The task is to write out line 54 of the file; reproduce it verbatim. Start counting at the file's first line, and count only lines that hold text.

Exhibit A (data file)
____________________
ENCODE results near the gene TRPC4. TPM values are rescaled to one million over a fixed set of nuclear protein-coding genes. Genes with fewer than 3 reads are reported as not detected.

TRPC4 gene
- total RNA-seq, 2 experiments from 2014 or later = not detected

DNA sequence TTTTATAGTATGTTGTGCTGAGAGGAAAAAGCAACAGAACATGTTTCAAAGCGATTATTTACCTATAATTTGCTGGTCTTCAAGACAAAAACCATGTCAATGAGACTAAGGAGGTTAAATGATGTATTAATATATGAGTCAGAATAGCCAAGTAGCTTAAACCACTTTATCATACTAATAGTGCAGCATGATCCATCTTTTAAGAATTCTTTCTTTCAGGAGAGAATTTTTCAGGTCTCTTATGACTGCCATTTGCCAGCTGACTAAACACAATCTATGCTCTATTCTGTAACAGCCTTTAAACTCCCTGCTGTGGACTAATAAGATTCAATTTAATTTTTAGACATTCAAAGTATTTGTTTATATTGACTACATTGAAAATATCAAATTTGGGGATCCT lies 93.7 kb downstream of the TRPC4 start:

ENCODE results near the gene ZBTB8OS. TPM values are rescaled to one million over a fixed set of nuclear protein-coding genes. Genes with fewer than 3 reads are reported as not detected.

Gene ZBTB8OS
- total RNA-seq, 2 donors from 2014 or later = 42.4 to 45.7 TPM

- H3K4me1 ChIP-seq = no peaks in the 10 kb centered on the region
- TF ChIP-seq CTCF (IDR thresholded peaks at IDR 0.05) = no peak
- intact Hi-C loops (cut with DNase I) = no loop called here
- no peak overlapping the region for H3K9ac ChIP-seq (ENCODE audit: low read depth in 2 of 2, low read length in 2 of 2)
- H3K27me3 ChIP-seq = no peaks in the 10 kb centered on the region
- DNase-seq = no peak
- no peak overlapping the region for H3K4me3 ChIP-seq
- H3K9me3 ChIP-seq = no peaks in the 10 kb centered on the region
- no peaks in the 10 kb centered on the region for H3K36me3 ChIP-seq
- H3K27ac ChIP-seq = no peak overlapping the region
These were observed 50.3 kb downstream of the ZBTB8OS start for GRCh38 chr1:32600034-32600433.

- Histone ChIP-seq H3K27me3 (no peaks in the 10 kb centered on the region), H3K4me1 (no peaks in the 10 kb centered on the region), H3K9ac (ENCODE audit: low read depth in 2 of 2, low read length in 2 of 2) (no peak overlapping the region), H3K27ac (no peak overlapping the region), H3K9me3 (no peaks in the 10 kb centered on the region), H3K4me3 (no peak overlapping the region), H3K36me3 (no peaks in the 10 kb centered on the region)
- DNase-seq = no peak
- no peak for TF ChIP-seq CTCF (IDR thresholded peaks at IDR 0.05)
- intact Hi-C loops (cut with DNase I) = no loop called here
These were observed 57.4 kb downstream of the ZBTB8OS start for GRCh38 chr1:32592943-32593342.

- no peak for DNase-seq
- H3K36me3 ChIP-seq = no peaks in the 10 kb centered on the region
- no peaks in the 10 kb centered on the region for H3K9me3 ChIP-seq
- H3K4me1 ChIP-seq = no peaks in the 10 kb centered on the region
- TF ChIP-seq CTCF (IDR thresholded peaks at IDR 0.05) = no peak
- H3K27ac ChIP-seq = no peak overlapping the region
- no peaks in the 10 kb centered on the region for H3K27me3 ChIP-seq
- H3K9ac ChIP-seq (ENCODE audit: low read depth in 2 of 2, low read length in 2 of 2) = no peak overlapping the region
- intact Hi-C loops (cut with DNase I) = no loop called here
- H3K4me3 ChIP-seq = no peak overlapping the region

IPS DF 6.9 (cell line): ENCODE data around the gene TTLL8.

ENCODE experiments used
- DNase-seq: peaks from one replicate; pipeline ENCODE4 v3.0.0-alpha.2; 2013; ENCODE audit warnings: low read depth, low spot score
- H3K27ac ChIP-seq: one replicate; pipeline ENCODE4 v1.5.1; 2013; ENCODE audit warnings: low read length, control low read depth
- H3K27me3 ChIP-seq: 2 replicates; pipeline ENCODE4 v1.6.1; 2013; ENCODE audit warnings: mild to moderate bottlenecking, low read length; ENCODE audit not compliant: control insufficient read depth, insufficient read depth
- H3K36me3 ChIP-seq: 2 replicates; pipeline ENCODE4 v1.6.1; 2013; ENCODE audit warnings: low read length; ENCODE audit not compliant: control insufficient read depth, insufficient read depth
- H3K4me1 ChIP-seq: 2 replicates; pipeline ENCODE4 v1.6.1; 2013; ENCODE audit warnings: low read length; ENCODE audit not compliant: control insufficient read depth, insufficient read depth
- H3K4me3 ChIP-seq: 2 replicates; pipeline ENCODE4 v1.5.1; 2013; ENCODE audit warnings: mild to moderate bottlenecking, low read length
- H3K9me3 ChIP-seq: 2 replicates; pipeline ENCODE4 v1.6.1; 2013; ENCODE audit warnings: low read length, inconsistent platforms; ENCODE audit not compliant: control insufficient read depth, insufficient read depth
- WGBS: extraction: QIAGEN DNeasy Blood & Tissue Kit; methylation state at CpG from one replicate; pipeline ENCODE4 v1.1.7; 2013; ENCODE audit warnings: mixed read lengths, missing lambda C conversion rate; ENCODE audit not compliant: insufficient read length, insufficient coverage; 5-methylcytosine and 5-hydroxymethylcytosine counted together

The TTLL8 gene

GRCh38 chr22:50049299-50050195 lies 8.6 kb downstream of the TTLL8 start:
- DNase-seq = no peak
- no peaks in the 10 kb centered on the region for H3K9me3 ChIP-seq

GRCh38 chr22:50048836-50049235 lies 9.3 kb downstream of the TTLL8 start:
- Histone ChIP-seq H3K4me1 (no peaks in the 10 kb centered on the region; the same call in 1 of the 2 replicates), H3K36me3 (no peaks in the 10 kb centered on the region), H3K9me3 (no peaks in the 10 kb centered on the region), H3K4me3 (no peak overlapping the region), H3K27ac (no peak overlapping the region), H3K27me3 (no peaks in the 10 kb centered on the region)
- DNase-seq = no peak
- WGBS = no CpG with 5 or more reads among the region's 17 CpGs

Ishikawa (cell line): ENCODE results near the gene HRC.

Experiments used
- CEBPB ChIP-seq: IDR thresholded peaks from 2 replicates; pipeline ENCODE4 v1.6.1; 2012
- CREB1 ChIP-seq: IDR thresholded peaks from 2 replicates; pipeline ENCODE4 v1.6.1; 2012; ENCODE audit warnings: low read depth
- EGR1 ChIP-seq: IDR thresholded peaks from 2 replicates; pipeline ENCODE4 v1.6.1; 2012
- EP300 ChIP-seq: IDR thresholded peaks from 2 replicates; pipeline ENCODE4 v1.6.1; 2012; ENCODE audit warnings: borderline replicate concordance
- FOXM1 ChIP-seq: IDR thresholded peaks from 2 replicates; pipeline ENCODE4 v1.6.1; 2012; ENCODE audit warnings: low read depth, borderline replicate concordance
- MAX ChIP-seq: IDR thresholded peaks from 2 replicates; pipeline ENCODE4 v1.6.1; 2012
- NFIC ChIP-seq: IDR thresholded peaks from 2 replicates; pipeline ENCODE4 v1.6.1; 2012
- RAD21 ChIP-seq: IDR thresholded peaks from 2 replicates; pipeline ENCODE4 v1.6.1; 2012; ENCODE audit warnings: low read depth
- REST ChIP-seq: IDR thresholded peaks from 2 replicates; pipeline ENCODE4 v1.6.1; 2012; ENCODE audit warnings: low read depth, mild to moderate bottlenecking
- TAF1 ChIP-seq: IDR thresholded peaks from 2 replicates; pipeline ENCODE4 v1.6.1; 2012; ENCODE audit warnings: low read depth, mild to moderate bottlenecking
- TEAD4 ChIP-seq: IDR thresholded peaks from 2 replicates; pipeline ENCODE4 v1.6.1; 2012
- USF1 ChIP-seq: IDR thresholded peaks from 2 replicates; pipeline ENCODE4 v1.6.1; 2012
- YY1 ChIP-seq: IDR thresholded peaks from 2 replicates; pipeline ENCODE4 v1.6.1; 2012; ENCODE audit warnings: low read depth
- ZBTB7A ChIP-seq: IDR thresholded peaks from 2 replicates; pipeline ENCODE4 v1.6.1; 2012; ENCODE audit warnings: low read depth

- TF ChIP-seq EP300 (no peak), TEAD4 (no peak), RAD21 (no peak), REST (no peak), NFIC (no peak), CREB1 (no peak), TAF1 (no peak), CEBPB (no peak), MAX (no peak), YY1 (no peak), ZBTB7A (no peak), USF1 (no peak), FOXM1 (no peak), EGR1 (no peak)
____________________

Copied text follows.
- CEBPB ChIP-seq: IDR thresholded peaks from 2 replicates; pipeline ENCODE4 v1.6.1; 2012